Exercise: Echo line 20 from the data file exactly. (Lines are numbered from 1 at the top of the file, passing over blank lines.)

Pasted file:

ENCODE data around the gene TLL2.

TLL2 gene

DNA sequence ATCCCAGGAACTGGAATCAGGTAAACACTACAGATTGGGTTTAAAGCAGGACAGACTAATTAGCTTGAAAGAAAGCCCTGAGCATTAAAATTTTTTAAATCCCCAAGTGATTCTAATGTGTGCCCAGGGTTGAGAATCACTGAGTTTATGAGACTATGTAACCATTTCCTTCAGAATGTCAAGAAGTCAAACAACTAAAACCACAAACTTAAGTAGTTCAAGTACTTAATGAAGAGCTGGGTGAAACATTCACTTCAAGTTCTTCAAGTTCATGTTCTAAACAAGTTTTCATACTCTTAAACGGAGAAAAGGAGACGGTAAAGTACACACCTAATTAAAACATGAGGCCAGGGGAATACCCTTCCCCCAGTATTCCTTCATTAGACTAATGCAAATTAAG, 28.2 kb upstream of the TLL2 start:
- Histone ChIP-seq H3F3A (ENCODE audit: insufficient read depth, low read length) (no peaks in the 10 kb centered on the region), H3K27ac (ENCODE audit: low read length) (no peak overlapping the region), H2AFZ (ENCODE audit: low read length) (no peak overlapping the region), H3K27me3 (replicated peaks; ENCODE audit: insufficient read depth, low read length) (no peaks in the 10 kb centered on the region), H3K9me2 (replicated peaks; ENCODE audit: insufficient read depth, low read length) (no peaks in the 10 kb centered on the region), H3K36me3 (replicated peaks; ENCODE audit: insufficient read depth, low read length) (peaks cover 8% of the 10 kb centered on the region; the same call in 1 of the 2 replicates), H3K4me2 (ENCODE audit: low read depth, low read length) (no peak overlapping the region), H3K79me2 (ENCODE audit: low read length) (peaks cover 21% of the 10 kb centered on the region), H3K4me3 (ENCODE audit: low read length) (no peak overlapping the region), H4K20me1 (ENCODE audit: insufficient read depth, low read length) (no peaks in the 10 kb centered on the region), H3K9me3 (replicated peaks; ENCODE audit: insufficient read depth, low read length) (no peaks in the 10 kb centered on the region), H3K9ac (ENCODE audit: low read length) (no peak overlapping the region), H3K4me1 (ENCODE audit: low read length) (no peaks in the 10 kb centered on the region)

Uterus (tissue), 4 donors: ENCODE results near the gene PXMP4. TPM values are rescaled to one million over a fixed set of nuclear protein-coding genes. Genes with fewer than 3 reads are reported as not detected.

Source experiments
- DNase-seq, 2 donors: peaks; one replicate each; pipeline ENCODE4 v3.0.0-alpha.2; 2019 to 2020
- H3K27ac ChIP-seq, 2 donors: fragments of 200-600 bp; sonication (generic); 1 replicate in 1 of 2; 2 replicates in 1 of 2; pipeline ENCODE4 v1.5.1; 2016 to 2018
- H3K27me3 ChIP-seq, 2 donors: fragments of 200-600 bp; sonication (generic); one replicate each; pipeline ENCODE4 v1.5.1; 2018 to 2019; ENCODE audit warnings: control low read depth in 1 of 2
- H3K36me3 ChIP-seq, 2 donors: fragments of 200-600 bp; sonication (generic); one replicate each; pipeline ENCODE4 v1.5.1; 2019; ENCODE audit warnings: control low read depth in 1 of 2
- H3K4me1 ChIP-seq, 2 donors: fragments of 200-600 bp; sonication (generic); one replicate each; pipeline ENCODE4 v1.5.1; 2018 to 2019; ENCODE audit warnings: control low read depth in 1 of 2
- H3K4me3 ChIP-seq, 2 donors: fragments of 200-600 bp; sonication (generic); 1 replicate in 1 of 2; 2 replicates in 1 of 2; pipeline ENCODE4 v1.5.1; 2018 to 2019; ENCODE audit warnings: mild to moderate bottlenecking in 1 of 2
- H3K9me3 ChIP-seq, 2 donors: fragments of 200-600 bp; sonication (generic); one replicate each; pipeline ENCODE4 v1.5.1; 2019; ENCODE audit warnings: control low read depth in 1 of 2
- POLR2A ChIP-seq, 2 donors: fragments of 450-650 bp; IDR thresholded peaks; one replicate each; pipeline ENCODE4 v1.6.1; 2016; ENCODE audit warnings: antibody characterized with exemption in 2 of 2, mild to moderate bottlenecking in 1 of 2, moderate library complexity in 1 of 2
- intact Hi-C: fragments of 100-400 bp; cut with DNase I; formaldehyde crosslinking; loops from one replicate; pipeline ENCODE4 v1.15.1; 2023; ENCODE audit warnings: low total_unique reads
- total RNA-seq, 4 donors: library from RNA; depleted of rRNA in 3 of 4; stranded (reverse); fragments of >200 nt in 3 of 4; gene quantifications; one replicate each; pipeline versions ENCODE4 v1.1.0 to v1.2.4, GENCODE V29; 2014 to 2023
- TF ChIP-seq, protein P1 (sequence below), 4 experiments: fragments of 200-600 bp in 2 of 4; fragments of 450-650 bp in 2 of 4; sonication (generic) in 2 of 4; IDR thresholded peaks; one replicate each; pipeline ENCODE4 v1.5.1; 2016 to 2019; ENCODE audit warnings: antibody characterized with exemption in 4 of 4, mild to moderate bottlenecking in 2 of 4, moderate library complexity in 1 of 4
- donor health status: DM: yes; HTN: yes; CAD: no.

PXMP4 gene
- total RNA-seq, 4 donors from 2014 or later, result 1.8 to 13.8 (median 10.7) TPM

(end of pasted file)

- total RNA-seq, 4 donors from 2014 or later, result 1.8 to 13.8 (median 10.7) TPM